Empathic message these are statements of understanding linked with statements of need or wish. For example, "I know you have a lot of work to do. This report also needs to be done before the end of the day. I realize this puts additional pressure on you. Is there anything I can do to help relieve you in some other way?"
Change is a normal part of life, but it can be frightening, especially for people who do not feel confident that they have the power, authority or resources to ensure a favorable outcome. Those who grew up with frequent change and stress may believe that chaos in other spheres, such as the workplace, is normal as well. As a result of their experiences, some adults believe:
Authority figures (management) cannot be trusted to ultimately look out for their best interests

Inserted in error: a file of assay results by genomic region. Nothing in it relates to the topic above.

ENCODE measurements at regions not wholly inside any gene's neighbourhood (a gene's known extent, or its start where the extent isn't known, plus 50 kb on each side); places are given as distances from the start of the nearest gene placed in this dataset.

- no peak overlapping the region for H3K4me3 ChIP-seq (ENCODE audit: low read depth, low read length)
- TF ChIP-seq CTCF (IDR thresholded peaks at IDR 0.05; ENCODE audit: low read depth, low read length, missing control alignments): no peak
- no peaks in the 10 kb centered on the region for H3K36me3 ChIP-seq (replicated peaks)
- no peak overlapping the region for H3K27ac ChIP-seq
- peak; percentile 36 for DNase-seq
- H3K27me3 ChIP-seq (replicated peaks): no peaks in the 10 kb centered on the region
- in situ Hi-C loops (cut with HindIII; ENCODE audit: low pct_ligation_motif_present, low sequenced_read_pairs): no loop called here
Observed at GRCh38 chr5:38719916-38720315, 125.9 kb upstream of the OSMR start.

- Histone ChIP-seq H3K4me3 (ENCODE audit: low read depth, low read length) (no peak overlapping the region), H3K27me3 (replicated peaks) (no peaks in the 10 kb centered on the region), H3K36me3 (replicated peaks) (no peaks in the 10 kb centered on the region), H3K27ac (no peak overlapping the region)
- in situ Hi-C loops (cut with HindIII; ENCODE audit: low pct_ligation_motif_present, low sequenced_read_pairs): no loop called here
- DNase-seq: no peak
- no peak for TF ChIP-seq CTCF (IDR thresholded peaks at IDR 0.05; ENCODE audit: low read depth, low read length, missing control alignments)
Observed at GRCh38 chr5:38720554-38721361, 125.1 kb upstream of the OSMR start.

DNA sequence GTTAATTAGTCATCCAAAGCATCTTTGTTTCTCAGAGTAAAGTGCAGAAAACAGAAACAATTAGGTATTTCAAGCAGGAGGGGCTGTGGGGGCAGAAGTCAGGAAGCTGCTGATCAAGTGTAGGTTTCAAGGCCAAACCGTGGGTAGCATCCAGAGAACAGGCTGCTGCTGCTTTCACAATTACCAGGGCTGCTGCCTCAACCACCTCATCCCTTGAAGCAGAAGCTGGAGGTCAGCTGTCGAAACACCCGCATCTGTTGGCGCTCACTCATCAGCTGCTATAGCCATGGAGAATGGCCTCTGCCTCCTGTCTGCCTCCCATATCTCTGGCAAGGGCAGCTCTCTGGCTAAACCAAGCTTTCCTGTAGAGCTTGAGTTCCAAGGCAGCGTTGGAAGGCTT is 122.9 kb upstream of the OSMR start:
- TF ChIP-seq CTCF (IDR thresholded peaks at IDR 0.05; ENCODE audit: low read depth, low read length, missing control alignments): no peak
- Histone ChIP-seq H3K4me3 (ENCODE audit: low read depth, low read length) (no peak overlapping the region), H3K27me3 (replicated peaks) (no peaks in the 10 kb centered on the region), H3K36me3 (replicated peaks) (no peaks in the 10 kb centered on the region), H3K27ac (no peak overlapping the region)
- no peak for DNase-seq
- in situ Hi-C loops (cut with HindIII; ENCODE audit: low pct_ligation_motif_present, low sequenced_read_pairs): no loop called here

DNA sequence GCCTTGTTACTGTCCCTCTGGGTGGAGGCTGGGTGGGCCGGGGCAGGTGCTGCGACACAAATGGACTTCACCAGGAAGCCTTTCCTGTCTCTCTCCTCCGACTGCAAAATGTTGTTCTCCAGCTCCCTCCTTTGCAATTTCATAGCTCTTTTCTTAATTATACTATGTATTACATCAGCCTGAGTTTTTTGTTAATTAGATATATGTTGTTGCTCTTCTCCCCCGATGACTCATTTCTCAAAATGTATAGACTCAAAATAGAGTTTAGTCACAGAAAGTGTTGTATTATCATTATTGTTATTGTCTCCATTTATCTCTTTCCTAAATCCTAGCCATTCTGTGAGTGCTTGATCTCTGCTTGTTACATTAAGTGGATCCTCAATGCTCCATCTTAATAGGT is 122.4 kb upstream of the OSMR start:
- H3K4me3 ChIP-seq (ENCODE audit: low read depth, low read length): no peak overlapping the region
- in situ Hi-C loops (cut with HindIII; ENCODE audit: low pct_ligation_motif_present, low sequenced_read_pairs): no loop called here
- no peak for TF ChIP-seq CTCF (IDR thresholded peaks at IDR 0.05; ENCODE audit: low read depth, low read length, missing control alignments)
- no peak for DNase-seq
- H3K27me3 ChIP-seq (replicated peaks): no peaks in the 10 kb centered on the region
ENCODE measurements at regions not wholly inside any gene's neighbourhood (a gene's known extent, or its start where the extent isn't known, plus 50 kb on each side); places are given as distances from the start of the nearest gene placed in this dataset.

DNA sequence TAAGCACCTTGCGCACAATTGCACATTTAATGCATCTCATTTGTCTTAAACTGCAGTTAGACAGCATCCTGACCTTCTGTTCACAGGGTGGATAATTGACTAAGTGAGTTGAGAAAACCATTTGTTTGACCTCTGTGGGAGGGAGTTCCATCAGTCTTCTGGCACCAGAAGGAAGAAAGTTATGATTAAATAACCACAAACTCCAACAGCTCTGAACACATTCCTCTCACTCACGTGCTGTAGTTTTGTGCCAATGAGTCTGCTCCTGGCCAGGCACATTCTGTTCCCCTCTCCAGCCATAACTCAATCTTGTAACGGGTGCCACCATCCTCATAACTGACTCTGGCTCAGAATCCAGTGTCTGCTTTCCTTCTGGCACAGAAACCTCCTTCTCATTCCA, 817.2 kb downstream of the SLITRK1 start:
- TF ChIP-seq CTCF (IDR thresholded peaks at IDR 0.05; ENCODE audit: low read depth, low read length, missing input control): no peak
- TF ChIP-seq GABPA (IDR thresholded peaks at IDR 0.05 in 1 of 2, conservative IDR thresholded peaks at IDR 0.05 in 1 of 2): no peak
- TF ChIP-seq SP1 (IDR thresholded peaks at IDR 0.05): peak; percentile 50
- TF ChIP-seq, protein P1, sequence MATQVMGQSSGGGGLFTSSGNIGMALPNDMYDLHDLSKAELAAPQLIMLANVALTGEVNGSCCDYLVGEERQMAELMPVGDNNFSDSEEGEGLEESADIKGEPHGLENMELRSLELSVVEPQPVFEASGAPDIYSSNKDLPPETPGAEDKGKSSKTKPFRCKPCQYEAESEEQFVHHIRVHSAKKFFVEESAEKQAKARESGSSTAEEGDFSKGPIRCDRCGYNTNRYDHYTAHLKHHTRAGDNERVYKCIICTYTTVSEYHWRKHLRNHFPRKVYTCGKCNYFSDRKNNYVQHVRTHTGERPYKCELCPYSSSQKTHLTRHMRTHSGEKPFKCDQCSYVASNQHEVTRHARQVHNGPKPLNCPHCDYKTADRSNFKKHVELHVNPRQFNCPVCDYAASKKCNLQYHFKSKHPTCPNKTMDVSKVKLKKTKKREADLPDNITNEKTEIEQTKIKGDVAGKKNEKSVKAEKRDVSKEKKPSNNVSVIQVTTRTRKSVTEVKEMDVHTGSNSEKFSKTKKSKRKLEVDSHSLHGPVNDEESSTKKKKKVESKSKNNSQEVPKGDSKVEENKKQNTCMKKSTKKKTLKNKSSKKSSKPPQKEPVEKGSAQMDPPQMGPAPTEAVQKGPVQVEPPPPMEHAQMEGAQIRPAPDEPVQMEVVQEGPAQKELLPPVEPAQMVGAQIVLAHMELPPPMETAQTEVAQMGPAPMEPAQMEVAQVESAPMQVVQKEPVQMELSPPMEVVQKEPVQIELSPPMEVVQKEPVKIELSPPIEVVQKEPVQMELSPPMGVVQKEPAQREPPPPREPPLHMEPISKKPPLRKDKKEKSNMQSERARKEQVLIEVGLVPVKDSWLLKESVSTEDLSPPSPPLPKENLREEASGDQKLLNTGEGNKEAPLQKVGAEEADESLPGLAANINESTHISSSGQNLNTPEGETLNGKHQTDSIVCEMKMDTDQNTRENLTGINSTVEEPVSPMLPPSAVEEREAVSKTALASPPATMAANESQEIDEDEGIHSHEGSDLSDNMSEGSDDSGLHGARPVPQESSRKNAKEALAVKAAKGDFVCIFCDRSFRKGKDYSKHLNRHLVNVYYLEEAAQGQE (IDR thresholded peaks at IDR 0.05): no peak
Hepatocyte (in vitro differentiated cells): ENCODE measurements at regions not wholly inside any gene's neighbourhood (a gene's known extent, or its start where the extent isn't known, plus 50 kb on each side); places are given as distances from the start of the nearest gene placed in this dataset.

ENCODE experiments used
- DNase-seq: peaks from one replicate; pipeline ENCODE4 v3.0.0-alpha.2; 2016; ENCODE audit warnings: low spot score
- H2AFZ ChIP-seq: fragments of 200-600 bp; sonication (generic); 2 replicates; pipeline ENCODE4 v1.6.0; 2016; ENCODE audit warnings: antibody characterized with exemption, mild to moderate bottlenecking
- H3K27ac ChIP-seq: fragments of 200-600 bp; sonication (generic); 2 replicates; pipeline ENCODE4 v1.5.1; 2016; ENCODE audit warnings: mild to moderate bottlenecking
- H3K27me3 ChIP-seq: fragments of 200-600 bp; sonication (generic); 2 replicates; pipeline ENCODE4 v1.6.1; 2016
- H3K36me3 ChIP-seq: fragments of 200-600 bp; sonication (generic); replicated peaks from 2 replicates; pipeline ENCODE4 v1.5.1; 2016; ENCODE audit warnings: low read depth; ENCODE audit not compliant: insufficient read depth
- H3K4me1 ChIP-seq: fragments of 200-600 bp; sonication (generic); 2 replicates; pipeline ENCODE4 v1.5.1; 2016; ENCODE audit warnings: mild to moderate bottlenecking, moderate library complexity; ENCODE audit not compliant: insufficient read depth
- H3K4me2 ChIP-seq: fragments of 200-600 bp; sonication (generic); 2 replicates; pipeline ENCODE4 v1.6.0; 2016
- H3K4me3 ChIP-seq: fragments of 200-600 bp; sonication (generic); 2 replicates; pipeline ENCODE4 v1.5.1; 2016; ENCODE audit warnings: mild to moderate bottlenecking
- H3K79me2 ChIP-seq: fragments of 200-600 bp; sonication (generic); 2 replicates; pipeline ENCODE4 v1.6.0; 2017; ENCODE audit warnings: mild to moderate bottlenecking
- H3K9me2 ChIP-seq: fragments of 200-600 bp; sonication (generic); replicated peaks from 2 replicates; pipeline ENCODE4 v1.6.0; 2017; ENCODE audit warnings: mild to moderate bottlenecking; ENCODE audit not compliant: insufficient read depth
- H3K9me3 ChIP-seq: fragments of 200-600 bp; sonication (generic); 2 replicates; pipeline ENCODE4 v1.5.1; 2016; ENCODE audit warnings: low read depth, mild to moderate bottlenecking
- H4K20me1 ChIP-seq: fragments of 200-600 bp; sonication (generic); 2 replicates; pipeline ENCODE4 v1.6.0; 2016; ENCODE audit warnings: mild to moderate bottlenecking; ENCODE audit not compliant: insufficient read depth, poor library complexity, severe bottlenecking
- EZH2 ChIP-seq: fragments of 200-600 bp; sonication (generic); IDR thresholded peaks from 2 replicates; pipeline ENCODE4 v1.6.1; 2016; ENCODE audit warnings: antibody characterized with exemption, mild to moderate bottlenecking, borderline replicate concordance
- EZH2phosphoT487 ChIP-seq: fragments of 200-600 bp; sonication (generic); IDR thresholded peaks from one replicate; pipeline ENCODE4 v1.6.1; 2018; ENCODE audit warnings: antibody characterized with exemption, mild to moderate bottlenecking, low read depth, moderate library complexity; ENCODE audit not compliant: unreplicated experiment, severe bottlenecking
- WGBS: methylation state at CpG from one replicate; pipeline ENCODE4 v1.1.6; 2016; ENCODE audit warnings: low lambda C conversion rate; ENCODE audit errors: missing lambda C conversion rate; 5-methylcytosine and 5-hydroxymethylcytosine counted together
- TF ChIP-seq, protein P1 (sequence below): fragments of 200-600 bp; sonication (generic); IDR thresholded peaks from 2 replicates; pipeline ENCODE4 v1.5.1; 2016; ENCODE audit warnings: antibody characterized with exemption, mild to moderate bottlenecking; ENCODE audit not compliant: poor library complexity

If their work is not perfect, their supervisors and colleagues will be angry and lose respect for them
Other people are treated better than they are
There is only one right way to do things
They cannot trust their own judgment when someone has different ideas
They are responsible for keeping others happy
They are fundamentally different from their co-workers because of their past experiences
The three factors that most influence how people respond to change are control, a sense of challenge, and commitment. To increase their sense of control, you should focus on what you can control, avoid panicking and rushing, and get support. You should also try to think objectively and seek outside perspective, and set limits by saying no. To increase your sense of challenge, explore and dispute negative assumptions, ask yourself what role you want to play, and try to reframe negative feelings. To increase the sense of commitment, set goals, do what you like to do, and be persistent.